SCC Cautions Virginians About Top Investor Threats for 2021

Financial

MAR 17, 2021

RICHMOND – As the new year continues to unfold, Virginians should remain wary of scammers who may prey on investor fear and anxiety to sell fraudulent investments amid changes in financial markets and the economy due to COVID-19.

Fraudulent online investment offers involving precious metals, cryptocurrencies, promissory notes and foreign exchange markets are among the top threats facing investors this year, according to a survey by the North American Securities Administrators Association (NASAA), which is an organization composed of state securities regulators that includes the State Corporation Commission (SCC). The survey is based on responses from enforcement officials with state and provincial securities regulators throughout the United States, Canada and Mexico.

The top threat to investors, according to the survey, is fraudulent internet or social media-based investment offers. Next on the list are fraudulent investments related to cryptocurrency and precious metals, especially those purchased through self-directed individual retirement accounts (IRAs). The third most common threat is fraudulent foreign exchange-related schemes.

This year also may see a resurgence of high-yield foreign exchange and cryptocurrency-related schemes disguised as membership or investment programs. Scammers may attempt to lure investors into these programs by promising high rates of return as a way to supplement income lost due to the pandemic.

“Bad actors continue to follow the headlines in an attempt to separate investors from their money,” said Ron Thomas, director of the SCC’s Division of Securities and Retail Franchising (Division). “Not every precious metals, cryptocurrency or foreign exchange-related investment is fraudulent, but we urge investors to consider these products with caution,” he said.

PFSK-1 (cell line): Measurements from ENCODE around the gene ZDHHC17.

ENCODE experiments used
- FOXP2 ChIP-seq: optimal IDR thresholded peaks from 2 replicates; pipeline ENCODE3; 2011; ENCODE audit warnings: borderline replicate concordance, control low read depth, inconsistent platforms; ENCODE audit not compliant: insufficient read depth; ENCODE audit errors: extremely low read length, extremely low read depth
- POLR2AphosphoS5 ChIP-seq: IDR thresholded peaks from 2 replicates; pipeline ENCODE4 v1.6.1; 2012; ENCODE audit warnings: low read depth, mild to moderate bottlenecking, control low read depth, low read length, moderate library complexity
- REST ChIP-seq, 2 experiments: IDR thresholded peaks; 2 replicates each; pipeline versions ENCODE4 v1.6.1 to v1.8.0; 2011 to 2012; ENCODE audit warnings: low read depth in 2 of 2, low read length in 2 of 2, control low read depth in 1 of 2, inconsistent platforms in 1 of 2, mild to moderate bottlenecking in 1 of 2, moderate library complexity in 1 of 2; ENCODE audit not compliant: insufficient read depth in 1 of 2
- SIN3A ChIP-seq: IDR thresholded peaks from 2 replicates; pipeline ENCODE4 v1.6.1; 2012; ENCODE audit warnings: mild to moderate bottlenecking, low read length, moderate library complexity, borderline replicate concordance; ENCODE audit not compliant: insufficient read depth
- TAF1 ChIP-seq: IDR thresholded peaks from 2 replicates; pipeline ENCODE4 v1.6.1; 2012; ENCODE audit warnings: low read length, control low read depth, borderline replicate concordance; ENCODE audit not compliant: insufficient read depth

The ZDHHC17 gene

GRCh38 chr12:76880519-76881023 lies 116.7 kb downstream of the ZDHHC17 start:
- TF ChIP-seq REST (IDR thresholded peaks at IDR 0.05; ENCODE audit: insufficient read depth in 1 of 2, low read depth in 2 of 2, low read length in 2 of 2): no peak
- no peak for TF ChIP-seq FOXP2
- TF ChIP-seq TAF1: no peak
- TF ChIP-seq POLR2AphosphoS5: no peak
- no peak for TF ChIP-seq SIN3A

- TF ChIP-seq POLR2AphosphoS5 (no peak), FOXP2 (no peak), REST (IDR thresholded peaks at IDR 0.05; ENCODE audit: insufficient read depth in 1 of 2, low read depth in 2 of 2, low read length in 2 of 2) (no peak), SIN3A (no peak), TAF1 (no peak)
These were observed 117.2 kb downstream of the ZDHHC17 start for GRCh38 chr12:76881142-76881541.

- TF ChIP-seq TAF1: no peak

Thomas urges Virginians to be wary of investment offers that sound too good to be true. The most common sign of an investment scam is an offer that guarantees high rates of return with little or no risk. “All investments carry the risk that some, or all, of the invested funds could be lost,” he said.

Before making any investment decision, Thomas encourages Virginians to do the following:

  • Ask questions and make sure you understand the investment product. Ask for details about the investment offer in writing.
  • Ask if the salesperson and the investment itself are properly licensed or registered. To confirm this, investors can call the Division in Richmond at 804-371-9051 or toll-free at 1-800-552-7945.
  • Avoid high-pressure sales tactics and “can’t miss” opportunities promising guaranteed returns or big returns with little or no risk.
  • Understand the warning signs of investment fraud.

For more information, visit the Division’s website at scc.virginia.gov/pages/Consumer-Investments or the North American Securities Administrators Association’s website at https://www.nasaa.org/investor-education/fraud-center/top-investor-threats/.

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Contact: Katha Treanor, 804-371-9141